That was the meal in a nut-shell. Sumptious, nutritious, filling and oh so satisfying. Every Padva, we were invited to the Waklekars and I would greedily gorge on this feast, while my mother looked on, with a hurtful come anger filled expression; because she would typically tell people “My daughter is a very fussy eater.” which I was. But I would just act like a starved child, much to her annoyance!

While I did manage to make the entire fare this year,
it got me thinking; for all you working moms out there it is almost impossible to put up this fare for your kids on a weekday, especially if you don’t have an off on Gudi Padva. But that doesn’t mean that you can’t add a twist to it and still serve it to your kids. So here goes, a simple but extremely healthy puran poli tart with a mango jelly.

Puran poli tart with mango jelly

  • To make the tart shell use 1 cup whole wheat flour, 1 egg, and 3 tbsp. of ghee (clarified butter). Crumb the ghee and flour. Now add the egg and a pinch of salt and knead the dough. It should be fairly smooth, but a roughish dough. Cover it with cling wrap and set it in the fridge for about 30 mins.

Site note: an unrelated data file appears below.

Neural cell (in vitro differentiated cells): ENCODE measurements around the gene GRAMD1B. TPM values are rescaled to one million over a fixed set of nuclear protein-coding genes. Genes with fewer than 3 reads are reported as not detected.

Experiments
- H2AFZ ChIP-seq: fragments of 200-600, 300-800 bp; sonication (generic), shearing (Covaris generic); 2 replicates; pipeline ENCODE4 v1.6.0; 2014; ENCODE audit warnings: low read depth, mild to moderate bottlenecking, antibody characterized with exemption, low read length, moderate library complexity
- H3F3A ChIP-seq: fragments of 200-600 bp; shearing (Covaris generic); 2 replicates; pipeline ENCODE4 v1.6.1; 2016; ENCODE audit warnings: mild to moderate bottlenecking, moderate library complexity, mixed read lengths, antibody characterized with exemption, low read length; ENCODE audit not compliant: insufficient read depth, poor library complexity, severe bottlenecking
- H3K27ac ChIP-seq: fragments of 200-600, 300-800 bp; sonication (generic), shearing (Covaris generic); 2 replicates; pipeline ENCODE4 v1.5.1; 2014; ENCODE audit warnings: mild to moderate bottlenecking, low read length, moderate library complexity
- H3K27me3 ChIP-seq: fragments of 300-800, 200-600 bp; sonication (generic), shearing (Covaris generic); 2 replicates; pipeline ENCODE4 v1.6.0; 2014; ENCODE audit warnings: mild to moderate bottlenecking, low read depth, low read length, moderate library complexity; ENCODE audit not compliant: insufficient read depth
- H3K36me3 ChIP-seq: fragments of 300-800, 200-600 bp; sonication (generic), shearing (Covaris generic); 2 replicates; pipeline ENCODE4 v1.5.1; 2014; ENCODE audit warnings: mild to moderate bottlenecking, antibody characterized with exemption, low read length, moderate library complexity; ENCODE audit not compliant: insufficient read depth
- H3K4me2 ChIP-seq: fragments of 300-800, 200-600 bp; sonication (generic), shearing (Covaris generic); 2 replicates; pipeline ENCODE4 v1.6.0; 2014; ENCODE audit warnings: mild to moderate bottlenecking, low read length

• For the filling, boil 1 cup of Bengal gram. Once boiled strain the water (you can save the water to make a savoury soup to go with the sweet pie) and coarsely grind. Bengal gram is a wonderful source of vitamin B6, magnesium and phosphorous. So, I’d say save the liquid too.
  • Now, in a pan take 2 tbsp of ghee. Ghee is very good for everybody. It actually helps transport the nutrients of other ingredients to your entire body. True story.
  • To the ghee add the drained Bengal gram and 3/4th cup jaggery and ½ tsp of ground cinnamon. Now jaggery is this magically sweet treat that is good for immunity, constipation, flu and well for ladies, a small piece of jaggery when you have your period can save the others from our mood swings. Trust me, this is a wonder sweetener.